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IRS claims "breastfeeding does not have enough health benefits to qualify - Page 2

post #21 of 25
I supposed the question is: Is a breast pump a medical device? I could argue that it is. A normal way of feeding a baby is from the breast so when you "can't", a pump is a device to make that normal thing possible.

Am I being logical here?
post #22 of 25
Quote:
Originally Posted by annettemarie View Post
I think if the IRS would have stuck to the "food vs. medical care" issue, people wouldn't be so up in arms. But when they start mouthing off about breastfeeding having no significant health benefits, especially when other government agencies are working hard to promote breastfeeding, that's a huge problem. It isn't their job to interpret health data.
I agree with this. I also agree with PPs that stated that there are no "benefits" to breastfeeding as it is normal. There are, however, RISKS associated with feeding formula and so from the perspective of preventative medicine, I can see how a breastpump should maybe be considered a medical expense.
post #23 of 25
I think it's important to qualify that not every mother who uses a pump is doing so because she's "chosen" to nurse. As a matter of fact, I think that's a bit of a ridiculous assumption. Pumping isn't always a choice, as we've seen in some of the stories here. And do we really want the IRS of all government agencies to be in the position of judging whether a mother's reason for using a pump is good enough?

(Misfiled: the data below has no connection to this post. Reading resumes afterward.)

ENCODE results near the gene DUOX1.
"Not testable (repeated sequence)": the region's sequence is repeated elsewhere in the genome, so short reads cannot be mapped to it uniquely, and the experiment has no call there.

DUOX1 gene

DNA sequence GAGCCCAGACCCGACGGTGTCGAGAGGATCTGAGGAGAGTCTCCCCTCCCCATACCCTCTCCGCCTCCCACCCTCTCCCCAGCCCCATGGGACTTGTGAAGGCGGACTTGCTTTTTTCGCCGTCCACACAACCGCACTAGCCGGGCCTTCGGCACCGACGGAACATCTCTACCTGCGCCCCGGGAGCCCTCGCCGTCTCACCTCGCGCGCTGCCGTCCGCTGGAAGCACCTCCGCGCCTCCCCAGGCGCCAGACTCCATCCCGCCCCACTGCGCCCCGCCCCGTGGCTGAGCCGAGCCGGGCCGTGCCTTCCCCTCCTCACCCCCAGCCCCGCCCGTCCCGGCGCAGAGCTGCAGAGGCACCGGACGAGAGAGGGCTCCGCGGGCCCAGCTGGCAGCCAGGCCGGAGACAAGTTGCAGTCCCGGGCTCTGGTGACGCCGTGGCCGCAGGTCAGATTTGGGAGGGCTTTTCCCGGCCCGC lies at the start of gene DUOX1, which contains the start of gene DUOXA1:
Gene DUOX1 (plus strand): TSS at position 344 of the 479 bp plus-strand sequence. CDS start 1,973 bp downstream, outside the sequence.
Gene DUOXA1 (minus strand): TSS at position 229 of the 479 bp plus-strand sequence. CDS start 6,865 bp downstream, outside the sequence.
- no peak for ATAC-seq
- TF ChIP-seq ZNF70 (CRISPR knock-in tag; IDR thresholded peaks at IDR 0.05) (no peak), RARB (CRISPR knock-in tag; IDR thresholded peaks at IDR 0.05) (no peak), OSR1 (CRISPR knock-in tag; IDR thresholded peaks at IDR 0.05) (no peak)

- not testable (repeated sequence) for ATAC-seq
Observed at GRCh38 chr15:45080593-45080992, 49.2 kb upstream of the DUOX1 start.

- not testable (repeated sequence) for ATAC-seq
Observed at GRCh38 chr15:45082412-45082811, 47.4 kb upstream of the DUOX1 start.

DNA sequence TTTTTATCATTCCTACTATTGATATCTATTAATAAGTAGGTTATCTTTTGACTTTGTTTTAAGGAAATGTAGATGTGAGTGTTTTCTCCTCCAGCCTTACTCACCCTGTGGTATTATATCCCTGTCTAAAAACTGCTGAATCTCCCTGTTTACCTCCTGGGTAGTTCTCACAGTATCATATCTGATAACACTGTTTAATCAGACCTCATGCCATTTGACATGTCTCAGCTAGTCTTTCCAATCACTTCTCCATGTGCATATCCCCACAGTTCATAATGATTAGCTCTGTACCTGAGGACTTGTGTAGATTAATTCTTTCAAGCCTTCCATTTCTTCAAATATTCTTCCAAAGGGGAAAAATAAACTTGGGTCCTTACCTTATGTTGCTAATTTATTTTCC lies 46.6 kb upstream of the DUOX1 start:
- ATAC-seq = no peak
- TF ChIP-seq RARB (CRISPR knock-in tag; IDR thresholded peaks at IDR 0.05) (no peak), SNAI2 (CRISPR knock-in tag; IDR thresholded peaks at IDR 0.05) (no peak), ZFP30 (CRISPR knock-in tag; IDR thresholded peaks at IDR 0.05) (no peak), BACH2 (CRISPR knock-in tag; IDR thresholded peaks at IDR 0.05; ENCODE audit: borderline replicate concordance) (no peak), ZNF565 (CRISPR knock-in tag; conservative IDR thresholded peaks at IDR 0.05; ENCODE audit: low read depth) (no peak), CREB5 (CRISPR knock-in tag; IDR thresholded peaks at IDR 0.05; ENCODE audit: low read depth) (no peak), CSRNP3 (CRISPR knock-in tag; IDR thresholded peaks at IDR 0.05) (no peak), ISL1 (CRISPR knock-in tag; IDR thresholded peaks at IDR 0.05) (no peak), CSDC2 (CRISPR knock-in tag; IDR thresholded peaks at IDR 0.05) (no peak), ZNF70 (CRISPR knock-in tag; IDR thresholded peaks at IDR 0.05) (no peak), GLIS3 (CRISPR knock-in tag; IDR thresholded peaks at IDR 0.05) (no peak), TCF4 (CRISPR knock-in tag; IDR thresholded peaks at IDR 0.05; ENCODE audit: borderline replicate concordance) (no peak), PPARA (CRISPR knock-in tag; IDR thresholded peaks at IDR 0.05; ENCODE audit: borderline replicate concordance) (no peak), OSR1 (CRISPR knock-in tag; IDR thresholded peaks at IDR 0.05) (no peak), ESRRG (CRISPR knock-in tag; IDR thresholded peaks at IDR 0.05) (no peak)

I also think the whole "well, you chose to be in a situation where you use a pump" argument is a bit of a slippery slope. How many other expenses could that decision be applied to? Who gets to decide what's the norm and what's not? The IRS? That's craziness. What's next-- homebirth? midwives? vitamins? contraception? After all, if people have to be vigilant against choices that lead to a "contraception accident," maybe they just shouldn't be having sex in the first place. That is hyperbole, by the way.

I'd be interest to know if special formulas are covered for babies and children who can't survive without them.

And finally, I just find it really odd that, as a pastor's family with a housing allowance, we can use toilet paper as part of our tax deductable housing allowance (we don't by the way) but they're quibbling over something like a breast pump. It's such a bizarre hill to die on.
post #24 of 25
Hmmm....I have to say that I think that breastmilk is as much of a medical necessity to babies as good, whole, healthy, nutrient-dense foods are to everyone else. Which is the say that it's very necessary for good health...but it is FOOD and not medicine.

Just like people can survive on junk, processed, nutrient-deficient foods, so can babies survive on formula. Will they be in as good health as they could be. Probably not...as least not in the long run. Will, the risks of a poor diet catch up to them eventually...probably. But both formula and processed junk food can provide the necessary calories and minimum nutrient requirements to stay alive.
post #25 of 25

Further info/clarification

I just got an email from LLLI with some clarification/links and thought I would share.

This is the original IRS publication. Note it doesn't mention breast pumps one way or the other.
http://www.irs.gov/publications/p502/index.html

Aetna tells members breast pumps are an allowable expense IF "recommended by a health care professional for a medical condition with the mother or the infant (or both)..."
http://www.aetna.com/members/fsa/eli...xpenses_B.html

Cigna, on the other hand, says it's not allowed, period:
http://www.cigna.com/our_plans/medic...sa_health.html
http://www.aetna.com/members/fsa/eli...xpenses_B.html

Finally, the IRS response to the AAP's letter asking that breast pumps be an allowable expense says they don't have the authority to change this and it will require Congressional action.
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